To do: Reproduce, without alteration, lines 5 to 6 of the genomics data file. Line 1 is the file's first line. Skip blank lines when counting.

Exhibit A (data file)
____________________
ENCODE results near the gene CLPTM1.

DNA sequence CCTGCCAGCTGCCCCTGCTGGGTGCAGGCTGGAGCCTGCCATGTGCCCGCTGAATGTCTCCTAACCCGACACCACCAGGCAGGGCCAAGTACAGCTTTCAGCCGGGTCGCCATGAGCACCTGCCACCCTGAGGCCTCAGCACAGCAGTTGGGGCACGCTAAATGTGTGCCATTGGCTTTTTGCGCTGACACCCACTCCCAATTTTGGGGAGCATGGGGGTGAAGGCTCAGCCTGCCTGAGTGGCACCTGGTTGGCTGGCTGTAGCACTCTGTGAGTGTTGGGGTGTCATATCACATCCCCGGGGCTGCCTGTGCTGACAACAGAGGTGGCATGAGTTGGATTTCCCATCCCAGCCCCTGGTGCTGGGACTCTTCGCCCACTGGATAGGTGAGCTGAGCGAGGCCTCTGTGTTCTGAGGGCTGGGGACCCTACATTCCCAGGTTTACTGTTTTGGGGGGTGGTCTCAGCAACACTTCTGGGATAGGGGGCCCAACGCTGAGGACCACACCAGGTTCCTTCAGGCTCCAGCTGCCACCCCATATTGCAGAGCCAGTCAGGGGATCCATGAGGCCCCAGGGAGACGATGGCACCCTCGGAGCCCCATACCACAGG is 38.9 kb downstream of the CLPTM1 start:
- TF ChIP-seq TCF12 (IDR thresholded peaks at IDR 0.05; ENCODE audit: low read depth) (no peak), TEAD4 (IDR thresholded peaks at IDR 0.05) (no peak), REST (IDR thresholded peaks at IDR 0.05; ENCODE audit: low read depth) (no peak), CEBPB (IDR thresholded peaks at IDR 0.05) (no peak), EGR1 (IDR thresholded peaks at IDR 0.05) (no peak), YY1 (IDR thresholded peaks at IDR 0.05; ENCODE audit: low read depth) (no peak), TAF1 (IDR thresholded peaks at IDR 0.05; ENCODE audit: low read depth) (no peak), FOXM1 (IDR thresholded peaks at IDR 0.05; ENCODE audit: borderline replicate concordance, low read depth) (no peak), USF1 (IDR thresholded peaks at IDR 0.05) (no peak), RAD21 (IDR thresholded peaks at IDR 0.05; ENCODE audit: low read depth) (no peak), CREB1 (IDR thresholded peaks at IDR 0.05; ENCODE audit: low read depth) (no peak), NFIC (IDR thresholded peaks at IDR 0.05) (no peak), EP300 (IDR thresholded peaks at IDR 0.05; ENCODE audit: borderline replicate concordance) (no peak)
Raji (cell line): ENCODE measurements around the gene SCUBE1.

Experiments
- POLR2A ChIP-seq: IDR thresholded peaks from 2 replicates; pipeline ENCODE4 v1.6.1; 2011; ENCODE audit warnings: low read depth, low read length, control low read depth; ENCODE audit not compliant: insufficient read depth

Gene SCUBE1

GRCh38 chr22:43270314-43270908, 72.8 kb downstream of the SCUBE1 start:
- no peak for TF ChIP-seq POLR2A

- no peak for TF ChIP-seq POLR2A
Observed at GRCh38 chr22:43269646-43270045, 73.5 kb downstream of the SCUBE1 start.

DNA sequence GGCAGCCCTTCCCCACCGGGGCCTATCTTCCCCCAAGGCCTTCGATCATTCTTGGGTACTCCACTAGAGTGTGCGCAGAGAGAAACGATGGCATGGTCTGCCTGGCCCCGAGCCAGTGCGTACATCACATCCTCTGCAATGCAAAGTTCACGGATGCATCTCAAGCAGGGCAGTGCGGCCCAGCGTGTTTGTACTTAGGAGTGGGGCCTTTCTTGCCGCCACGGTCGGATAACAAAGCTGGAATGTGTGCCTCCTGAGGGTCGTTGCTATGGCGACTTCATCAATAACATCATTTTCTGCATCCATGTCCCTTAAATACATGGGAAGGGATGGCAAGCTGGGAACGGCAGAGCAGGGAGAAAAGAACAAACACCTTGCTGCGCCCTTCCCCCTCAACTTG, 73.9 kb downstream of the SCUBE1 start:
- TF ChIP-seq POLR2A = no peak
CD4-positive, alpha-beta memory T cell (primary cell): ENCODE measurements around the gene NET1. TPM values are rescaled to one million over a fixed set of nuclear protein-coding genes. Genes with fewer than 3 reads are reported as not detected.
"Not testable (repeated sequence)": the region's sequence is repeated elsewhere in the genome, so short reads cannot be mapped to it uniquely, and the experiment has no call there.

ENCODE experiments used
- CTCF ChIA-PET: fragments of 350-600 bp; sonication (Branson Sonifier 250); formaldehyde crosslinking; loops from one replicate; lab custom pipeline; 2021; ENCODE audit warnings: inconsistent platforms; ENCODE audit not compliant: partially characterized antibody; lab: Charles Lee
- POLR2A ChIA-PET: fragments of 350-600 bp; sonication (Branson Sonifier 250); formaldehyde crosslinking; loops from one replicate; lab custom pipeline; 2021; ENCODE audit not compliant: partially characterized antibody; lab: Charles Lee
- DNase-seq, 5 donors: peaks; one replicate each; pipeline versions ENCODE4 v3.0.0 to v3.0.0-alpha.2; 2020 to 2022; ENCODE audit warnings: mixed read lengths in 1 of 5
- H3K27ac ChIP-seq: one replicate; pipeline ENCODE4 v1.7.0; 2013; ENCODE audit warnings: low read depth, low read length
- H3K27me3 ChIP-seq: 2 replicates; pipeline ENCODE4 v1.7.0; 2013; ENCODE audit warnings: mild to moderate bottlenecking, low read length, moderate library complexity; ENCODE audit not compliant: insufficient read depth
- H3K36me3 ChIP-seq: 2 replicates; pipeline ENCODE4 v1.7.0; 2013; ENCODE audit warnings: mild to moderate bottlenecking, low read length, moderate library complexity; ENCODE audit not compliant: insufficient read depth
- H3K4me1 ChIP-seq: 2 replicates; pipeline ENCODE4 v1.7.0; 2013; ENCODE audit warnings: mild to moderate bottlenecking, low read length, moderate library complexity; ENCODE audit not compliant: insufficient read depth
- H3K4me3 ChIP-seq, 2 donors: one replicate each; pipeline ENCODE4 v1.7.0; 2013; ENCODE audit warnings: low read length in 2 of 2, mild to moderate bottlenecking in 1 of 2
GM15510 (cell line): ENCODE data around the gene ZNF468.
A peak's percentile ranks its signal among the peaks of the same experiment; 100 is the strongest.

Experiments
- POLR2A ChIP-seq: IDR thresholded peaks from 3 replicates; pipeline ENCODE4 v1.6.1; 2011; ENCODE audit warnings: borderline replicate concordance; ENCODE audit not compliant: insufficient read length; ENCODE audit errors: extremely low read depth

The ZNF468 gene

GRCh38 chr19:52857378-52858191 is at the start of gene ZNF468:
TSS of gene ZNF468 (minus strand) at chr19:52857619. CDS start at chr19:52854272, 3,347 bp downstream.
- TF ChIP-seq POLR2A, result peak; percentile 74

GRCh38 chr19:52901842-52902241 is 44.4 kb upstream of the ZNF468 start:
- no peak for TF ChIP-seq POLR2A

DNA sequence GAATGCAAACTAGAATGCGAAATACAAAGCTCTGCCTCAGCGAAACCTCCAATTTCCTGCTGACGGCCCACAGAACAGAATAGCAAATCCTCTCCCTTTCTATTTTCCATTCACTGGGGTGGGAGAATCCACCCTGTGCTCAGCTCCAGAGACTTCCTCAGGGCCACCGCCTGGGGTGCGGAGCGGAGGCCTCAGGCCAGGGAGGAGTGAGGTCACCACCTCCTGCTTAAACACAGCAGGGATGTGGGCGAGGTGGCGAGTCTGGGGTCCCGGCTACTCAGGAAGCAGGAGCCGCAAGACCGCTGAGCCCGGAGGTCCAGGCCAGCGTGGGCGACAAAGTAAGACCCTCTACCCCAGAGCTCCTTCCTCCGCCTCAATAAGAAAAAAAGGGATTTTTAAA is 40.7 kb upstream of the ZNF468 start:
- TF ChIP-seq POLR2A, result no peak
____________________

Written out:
Experiments
- POLR2A ChIP-seq: IDR thresholded peaks from 2 replicates; pipeline ENCODE4 v1.6.1; 2011; ENCODE audit warnings: low read depth, low read length, control low read depth; ENCODE audit not compliant: insufficient read depth